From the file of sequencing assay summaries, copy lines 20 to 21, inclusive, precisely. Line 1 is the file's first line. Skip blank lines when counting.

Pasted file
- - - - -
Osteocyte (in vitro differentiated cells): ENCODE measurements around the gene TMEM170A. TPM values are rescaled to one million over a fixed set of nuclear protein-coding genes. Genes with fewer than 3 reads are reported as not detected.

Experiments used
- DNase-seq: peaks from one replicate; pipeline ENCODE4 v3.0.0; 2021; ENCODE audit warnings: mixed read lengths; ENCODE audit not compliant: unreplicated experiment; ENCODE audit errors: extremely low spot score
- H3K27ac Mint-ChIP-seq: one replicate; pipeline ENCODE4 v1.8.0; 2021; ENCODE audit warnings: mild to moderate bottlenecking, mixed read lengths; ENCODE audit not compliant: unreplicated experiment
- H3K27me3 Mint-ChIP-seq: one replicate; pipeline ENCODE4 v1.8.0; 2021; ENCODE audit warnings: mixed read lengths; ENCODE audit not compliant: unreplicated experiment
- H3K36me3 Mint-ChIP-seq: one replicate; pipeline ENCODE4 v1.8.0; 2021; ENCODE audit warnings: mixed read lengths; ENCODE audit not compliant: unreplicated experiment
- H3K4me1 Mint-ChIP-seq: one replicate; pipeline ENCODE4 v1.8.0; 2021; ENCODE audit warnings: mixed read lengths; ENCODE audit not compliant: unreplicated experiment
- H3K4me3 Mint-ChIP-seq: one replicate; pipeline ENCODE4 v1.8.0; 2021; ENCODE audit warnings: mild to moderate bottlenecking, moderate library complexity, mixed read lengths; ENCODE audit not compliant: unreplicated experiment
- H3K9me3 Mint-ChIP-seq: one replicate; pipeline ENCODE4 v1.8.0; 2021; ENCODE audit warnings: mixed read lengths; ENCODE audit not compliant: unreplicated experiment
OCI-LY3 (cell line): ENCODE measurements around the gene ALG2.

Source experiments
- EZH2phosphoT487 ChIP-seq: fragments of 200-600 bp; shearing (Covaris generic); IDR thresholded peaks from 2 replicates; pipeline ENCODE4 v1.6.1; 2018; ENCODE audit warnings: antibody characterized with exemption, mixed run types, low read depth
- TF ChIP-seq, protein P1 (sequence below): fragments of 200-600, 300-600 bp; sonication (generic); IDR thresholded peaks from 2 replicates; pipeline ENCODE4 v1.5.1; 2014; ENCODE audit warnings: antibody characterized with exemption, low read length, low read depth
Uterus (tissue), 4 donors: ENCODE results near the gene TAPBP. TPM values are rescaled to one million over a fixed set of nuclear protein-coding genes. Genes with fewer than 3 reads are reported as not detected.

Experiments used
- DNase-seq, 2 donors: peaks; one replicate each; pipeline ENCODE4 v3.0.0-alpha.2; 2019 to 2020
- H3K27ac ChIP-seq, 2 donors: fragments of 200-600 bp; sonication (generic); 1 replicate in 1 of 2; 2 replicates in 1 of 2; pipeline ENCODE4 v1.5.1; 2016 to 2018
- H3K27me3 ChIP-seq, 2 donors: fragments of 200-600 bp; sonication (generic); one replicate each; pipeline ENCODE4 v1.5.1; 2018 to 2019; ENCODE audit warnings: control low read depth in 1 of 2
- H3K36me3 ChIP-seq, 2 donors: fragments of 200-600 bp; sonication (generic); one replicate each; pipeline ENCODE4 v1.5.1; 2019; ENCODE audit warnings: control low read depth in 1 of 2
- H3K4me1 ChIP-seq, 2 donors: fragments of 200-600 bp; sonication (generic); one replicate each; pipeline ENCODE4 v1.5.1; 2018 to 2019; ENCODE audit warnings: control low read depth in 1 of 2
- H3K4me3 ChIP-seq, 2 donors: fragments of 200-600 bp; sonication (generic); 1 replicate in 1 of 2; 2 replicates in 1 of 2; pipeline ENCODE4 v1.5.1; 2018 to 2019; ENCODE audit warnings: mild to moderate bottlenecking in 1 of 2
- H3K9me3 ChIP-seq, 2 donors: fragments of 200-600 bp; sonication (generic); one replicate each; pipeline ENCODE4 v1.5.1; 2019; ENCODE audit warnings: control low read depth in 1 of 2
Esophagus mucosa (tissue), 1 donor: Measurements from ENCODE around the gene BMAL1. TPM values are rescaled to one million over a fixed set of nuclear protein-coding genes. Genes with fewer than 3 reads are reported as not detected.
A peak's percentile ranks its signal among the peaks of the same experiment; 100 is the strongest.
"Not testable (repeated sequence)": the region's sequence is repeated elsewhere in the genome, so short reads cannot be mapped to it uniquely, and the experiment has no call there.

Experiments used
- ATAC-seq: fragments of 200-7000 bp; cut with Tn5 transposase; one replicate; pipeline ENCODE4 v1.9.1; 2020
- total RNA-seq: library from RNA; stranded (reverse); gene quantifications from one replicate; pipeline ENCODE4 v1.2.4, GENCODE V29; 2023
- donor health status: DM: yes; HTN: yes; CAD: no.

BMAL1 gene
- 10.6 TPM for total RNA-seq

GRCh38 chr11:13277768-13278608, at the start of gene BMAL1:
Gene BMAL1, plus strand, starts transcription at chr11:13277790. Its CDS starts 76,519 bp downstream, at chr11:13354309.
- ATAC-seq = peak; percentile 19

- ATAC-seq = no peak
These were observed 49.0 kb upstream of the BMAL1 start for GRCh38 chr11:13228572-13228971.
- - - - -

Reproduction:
- H3K4me1 ChIP-seq, 2 donors: fragments of 200-600 bp; sonication (generic); one replicate each; pipeline ENCODE4 v1.5.1; 2018 to 2019; ENCODE audit warnings: control low read depth in 1 of 2
- H3K4me3 ChIP-seq, 2 donors: fragments of 200-600 bp; sonication (generic); 1 replicate in 1 of 2; 2 replicates in 1 of 2; pipeline ENCODE4 v1.5.1; 2018 to 2019; ENCODE audit warnings: mild to moderate bottlenecking in 1 of 2